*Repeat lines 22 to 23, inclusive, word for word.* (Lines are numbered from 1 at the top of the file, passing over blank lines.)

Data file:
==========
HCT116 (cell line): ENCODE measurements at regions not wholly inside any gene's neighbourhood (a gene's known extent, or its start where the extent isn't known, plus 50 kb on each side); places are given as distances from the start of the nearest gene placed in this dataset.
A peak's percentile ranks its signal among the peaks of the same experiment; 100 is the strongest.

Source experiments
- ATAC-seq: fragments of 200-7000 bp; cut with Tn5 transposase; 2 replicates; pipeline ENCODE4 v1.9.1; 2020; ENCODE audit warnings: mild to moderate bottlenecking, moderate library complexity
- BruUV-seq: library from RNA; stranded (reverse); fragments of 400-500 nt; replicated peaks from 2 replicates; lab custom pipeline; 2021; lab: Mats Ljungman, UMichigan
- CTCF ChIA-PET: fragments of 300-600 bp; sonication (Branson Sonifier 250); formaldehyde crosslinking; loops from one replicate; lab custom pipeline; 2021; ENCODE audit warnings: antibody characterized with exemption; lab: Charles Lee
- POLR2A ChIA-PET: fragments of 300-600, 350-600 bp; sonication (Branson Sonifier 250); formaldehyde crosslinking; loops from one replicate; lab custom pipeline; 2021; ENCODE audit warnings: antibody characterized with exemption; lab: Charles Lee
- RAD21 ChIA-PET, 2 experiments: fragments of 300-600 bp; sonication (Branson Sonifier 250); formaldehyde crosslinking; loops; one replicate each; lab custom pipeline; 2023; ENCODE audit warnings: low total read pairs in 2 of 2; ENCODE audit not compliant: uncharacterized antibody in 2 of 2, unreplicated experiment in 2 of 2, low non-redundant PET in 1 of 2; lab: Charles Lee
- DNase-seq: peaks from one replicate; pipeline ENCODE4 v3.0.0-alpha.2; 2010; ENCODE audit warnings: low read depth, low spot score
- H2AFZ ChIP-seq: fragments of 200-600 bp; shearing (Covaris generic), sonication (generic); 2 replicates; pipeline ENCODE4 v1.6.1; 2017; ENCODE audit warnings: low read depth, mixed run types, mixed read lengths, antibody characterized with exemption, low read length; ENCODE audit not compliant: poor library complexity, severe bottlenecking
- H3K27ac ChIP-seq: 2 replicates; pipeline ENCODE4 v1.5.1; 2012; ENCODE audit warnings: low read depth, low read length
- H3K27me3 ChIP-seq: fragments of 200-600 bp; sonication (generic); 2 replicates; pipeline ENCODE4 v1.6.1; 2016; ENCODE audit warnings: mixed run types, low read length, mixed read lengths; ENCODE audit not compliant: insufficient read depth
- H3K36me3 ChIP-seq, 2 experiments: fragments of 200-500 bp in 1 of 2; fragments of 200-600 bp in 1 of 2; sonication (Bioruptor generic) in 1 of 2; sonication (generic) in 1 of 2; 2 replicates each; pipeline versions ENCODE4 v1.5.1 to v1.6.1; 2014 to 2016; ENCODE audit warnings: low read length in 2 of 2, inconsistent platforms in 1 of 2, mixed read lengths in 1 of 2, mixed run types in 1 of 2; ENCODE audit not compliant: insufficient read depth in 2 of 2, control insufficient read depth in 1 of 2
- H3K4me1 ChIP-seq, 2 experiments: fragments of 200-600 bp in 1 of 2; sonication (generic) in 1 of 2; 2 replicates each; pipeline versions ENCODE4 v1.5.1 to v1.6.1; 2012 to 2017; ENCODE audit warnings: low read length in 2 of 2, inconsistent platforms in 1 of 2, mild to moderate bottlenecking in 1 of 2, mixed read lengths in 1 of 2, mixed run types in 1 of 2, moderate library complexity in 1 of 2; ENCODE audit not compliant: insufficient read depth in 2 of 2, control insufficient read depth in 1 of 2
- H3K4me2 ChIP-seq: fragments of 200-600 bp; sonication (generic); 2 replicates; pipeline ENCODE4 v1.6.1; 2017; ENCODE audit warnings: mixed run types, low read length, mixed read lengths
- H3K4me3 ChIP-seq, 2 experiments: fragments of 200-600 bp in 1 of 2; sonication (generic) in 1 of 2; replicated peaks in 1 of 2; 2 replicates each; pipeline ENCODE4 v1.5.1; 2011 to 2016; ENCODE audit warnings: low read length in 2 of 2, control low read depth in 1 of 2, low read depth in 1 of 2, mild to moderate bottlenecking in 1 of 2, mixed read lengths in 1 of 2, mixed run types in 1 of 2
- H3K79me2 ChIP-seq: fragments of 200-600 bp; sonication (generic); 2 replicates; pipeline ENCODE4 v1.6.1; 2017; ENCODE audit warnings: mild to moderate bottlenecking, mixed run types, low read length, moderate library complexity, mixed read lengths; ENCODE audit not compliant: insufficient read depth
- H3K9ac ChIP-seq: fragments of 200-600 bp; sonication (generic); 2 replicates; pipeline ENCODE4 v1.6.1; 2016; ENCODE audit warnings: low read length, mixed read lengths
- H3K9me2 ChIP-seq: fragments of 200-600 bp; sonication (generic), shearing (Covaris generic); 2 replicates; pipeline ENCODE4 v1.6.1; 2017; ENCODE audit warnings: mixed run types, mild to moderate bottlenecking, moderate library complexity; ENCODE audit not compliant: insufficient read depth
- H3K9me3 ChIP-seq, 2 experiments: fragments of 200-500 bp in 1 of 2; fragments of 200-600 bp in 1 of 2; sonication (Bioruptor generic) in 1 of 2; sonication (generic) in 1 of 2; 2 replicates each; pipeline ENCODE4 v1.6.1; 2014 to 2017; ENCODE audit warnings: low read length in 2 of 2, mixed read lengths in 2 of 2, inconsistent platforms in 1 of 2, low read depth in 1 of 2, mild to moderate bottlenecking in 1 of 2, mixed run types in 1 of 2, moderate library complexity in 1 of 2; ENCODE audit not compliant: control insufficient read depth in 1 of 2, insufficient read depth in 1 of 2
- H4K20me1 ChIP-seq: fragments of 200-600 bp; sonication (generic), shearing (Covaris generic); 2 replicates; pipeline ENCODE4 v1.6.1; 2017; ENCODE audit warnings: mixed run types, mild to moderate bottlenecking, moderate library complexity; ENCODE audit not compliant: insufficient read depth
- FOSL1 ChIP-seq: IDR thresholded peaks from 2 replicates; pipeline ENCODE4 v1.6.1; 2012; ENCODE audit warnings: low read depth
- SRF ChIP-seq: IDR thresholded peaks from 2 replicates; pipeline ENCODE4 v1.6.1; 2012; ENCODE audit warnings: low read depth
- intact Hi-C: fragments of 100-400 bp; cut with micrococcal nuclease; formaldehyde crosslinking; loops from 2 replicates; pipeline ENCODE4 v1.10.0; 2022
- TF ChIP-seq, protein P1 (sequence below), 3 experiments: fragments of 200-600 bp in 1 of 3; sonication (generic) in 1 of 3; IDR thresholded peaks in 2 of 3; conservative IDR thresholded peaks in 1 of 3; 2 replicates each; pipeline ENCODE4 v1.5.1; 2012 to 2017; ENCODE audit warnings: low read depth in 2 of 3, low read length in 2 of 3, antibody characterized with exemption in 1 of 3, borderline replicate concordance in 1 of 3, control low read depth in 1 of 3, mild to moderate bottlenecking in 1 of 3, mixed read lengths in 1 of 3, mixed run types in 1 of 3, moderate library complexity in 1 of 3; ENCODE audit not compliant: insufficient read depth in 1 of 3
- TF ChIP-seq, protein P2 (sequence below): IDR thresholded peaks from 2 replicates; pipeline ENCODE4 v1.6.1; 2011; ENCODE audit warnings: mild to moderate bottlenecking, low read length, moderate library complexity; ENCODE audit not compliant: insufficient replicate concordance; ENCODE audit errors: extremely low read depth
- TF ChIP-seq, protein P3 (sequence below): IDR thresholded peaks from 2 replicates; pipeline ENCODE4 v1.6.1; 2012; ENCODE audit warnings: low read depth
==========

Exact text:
- FOSL1 ChIP-seq: IDR thresholded peaks from 2 replicates; pipeline ENCODE4 v1.6.1; 2012; ENCODE audit warnings: low read depth
- SRF ChIP-seq: IDR thresholded peaks from 2 replicates; pipeline ENCODE4 v1.6.1; 2012; ENCODE audit warnings: low read depth